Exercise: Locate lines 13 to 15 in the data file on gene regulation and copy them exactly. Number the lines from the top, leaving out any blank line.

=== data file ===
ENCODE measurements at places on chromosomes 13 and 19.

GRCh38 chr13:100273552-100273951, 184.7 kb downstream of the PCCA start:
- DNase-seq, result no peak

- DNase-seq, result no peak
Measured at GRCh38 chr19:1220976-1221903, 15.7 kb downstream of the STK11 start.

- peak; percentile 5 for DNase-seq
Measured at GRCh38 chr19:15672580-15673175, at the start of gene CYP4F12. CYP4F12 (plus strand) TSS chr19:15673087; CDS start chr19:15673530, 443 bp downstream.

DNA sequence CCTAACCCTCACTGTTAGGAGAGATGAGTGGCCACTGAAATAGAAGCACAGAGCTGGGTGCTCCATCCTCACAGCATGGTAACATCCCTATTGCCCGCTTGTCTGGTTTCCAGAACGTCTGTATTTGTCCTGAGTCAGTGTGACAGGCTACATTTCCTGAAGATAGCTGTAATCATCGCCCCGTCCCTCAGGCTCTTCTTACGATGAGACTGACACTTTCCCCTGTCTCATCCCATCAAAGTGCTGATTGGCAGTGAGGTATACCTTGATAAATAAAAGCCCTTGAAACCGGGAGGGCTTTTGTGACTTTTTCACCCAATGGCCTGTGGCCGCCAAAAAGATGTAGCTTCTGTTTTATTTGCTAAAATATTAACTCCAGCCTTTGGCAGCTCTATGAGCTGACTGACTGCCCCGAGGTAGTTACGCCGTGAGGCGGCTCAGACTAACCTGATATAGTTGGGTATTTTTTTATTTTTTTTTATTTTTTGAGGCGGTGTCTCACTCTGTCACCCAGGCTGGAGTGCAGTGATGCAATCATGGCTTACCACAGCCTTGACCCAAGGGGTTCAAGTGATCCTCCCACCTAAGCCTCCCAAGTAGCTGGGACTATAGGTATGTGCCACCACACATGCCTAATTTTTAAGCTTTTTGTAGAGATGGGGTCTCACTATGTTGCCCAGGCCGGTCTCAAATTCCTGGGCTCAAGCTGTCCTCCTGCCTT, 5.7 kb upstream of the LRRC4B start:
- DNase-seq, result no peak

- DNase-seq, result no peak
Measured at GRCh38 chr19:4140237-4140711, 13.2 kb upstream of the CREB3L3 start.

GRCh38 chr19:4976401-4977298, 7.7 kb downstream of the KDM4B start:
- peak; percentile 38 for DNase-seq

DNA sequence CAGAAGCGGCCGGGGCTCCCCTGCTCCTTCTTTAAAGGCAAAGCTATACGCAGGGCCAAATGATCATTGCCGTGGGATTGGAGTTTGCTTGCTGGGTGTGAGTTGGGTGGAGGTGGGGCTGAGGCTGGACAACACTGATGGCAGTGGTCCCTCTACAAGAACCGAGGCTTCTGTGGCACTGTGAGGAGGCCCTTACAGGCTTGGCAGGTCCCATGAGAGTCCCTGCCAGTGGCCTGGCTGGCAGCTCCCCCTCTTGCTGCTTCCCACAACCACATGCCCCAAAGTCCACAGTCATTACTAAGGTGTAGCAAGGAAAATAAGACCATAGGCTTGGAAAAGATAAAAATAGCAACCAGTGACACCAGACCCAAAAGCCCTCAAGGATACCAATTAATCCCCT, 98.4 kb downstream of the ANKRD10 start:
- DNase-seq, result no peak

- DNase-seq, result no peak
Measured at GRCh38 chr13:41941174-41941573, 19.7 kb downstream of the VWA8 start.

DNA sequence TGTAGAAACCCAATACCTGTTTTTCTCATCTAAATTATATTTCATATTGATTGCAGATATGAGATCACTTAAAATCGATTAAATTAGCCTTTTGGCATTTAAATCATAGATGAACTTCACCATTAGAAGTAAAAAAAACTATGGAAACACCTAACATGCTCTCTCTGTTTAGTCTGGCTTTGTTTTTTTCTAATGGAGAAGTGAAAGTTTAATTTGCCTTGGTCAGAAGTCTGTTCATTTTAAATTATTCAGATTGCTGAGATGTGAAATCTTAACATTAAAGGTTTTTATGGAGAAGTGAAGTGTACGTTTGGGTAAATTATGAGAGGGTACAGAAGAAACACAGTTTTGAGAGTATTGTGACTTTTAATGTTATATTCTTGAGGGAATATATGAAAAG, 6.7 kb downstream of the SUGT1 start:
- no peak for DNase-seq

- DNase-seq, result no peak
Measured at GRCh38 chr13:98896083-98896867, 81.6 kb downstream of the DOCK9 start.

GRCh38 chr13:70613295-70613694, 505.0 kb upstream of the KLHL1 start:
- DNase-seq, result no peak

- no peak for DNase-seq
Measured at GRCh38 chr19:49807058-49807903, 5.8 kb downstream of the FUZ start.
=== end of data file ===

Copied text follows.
- peak; percentile 38 for DNase-seq

DNA sequence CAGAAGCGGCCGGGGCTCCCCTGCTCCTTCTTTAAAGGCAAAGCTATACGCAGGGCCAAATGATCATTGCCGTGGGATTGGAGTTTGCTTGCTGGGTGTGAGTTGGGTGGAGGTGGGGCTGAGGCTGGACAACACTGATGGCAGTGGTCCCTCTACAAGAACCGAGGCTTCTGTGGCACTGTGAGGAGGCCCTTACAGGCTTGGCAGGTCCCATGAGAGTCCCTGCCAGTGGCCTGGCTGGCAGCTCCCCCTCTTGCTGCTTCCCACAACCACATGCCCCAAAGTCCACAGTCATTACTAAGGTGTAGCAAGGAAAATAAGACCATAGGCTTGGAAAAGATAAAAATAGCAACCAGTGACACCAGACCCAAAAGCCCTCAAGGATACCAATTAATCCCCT, 98.4 kb downstream of the ANKRD10 start:
- DNase-seq, result no peak